When Paul writes of the “office” in verse 4, don’t allow your mind to wander down an idea of a liturgical hierarchy. The “office” isn’t a position of authority or power that is held, but is nothing more than the function one is gifted to manifest. (to read more on this, see my post from Romans 12 – https://libertythrugrace.wordpress.com/2018/09/23/romans-chapter-12-pt-3/)
According to Romans 12:6, we have gifts that differ but they differ not because one believer is more naturally gifted or was able to hone him/herself into a fashion that is more usable for God, but is because the GRACE OF GOD determined them to differ. It is vital then for each of us to recognize what God has given us, by His grace, and to pursue it. Unfortunately, many believers neglect their gifts because they either,
- Don’t recognize their own gifts
- Recognize their gifts but fail to use them
- Are too busy coveting someone else’s gifts
- Are too busy trying to steer folks away from the gifts they are called to manifest unto gifts that the person doing the steering wants them to do
Yet, it is vital to recognize that these gifts are not a grab bag of free children’s toys. These gifts are the expression of grace and are given to each believer by God Himself. Read 1Corinthians 12 at some point to get the full picture of this, but suffice it to say, verse 18 reminds that God has set every member of the body as it has pleased GOD. God gifted us with what we needed to be gifted with in order to edify the believers around us in our lives (the body of Christ). It does us no good to covet another’s gift because God didn’t give us that gift in the first place – and there is probably good reason and we should rest in the wisdom of God as to why He chose to not gift us with certain abilities. Full satisfaction can be had by recognizing our gifts and expressing them, not by wishing you had something else.
1Timothy 6:6 But godliness with contentment is great gain.
We also spoke about these 5 gifts Paul mentions in Ephesians 4 and noted that there were many others throughout scripture. In fact, we noted that Paul spends far more time on how believers are to minister to other believers than he does on how believers are to minister to the lost. Why is this? Does Paul not want the lost to come to Christ? Certainly not – but Paul understands that to run a race, the body needs to be conditioned. The body of Christ grows both internally and externally. Being fully equipped by our ministering and edifying enables us to be ready to reach the lost. This isn’t to suggest that God can’t draw folks unto Himself regardless, but it is to demonstrate that Paul (and God, by extension of inspiration) desires the believers to be fully rooted and grounded so our witness resembles the same. The body of Christ grows internally to the extent we are serving one another; and it grows externally to the extent we are sharing the good news of Christ and what being in His body is all about.
God gave us apostles, prophets, evangelists, pastors and teachers to help accomplish this internal growth. Again, it isn’t to say there are not other functions in the body, but these are the ones that Paul chose to highlight.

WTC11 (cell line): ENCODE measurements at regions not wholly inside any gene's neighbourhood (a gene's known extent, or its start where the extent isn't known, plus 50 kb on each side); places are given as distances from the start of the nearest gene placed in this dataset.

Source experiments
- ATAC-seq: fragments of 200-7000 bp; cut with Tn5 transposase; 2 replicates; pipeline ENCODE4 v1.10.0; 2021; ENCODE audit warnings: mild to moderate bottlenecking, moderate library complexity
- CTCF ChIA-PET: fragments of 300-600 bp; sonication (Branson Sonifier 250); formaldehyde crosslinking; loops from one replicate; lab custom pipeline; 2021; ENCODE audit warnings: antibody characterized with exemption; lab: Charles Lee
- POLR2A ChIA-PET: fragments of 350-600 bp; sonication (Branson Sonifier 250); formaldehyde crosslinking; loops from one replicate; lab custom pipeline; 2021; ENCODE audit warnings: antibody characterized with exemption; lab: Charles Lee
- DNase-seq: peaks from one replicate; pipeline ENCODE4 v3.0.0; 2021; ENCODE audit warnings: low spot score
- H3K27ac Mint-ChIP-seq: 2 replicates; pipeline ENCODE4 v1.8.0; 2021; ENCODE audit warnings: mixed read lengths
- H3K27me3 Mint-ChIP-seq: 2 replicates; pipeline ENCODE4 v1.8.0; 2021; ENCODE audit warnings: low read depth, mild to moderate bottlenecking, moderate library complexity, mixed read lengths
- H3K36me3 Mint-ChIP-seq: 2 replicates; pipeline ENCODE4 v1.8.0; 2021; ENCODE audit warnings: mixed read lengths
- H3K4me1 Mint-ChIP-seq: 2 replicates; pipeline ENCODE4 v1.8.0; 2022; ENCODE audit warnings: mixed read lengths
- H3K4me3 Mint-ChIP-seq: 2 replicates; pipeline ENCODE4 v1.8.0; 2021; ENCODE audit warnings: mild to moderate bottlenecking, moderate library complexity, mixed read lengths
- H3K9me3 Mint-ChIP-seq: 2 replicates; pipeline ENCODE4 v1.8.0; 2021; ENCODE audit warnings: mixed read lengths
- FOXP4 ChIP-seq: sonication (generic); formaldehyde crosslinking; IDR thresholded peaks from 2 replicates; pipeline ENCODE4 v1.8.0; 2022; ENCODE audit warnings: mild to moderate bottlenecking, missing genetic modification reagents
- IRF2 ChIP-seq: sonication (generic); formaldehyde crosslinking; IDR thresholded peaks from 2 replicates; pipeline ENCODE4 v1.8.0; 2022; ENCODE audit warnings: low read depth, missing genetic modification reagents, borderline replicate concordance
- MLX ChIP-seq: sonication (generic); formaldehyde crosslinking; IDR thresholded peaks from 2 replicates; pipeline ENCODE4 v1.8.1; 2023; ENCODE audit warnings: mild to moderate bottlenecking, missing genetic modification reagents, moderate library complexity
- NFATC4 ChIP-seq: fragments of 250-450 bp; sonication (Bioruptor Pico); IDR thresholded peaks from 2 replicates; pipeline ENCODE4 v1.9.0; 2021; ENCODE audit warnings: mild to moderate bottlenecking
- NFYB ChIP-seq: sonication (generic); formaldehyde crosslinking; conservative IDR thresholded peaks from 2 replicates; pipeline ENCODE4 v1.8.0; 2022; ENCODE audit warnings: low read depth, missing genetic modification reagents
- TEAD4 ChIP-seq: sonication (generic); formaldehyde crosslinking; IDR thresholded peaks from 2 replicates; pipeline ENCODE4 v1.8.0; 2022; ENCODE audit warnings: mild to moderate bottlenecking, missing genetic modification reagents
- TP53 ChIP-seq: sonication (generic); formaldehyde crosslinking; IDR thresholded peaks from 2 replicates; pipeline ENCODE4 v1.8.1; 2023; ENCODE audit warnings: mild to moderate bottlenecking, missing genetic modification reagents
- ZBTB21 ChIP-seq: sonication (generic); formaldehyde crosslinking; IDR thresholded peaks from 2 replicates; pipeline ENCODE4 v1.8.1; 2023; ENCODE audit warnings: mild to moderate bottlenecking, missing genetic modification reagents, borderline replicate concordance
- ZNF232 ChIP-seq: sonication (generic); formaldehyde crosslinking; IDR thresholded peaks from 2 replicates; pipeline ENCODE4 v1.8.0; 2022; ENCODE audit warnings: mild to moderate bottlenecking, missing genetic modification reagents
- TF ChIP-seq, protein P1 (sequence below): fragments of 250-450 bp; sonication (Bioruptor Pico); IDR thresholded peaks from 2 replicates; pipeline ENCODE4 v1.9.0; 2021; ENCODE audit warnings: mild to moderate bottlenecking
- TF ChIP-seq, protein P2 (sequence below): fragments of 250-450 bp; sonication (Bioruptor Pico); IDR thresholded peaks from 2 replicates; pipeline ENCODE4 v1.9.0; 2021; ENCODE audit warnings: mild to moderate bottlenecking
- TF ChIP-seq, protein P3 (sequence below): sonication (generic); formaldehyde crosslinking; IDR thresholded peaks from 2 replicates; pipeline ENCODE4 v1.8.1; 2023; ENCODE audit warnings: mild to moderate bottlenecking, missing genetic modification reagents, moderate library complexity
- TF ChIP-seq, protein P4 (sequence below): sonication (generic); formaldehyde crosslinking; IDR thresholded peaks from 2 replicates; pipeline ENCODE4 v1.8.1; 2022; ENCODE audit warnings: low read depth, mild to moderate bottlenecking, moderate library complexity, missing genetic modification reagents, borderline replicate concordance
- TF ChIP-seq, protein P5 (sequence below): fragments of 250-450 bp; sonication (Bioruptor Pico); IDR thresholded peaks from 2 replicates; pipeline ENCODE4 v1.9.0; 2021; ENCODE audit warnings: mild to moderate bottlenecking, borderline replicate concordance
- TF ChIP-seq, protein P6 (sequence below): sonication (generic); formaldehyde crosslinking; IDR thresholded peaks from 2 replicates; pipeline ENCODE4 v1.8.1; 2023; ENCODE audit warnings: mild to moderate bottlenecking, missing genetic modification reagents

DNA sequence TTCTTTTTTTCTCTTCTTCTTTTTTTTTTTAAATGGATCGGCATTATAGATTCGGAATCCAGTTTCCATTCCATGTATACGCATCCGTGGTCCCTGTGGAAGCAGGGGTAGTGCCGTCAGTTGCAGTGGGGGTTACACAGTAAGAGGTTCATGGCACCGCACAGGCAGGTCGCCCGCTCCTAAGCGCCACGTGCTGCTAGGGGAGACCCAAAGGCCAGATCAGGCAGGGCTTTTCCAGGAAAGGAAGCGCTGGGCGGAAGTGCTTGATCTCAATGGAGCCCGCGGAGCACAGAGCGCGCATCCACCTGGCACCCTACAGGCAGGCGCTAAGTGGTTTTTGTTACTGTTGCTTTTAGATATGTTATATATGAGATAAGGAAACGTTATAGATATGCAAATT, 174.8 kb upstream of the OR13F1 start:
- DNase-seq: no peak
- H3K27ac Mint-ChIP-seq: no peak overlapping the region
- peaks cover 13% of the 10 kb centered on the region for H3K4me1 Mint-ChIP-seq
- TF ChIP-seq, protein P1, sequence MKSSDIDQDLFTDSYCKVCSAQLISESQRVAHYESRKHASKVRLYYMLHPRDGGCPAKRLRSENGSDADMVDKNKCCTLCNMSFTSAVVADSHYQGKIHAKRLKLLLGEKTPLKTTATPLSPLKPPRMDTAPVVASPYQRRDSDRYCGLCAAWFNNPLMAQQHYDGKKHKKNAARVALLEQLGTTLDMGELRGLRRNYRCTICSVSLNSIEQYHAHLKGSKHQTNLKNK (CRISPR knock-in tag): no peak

An apostle is simply a “sent one” that has orders to carry out. It is widely accepted that to be an apostle, one had to have received his orders from the risen Lord, personally. There are no scriptures that actually spell this out, but at this point, it seems safe to conclude that there was something special about those who were sent with specific orders that the risen Lord gave to them personally. Regardless, the scriptures do give us the written accounts of the apostles of the day and therefore would still work to edify us, regardless if apostles actually exist today.
A prophet is one who is able to express hidden things or able to understand/interpret oracles or messages. This isn’t from a mystic standpoint, but someone who is able to express the spiritual nature/wisdom of the things of God.
An evangelist is one who heralds salvation. The word gospel comes from the same word that evangelist comes from and these folks have a keen ability and desire to share the good news of Christ. This isn’t to suggest that those not called to this function can’t share the gospel or should share the gospel, but it is to say that God has gifted some with an insatiable appetite to do so. Those who have this gift should never attempt to usurp some spiritual authority over others whom they perceive aren’t “winning as many souls” as they are – they should simply focus on the gift they have and ALLOW GOD TO GIVE THE INCREASE.
A pastor is a shepherd. They serve as watchman over the sheep – to keep them from danger, to lead them into green pastures, to lead them beside still waters, to restore the souls of the sheep, to make it so the sheep are content with his leadership and provision. Sounds like Christ, right? Christ, as the supreme shepherd, is the model pastor. The pastor serves the body of Christ by manifesting Psalm 23 in his life. Note, the shepherds are not those in town, attired royally or rubbing elbows with the politicians and aristocracy. The pastor is outside, in the field, humbly caring for the sheep.
A teacher is one who instructs and relays information. The teacher serves this function by breaking down the information into consumable portions and instructs in the ways of righteousness and of faith. A teacher is similar to a prophet in this regard. The teacher always has the mind of the student at heart as he tries to keep them focused on the pinnacle of all that infuses his teaching – Christ.
What’s your gift? What has God graced you with? Are you fulfilling your function in the body?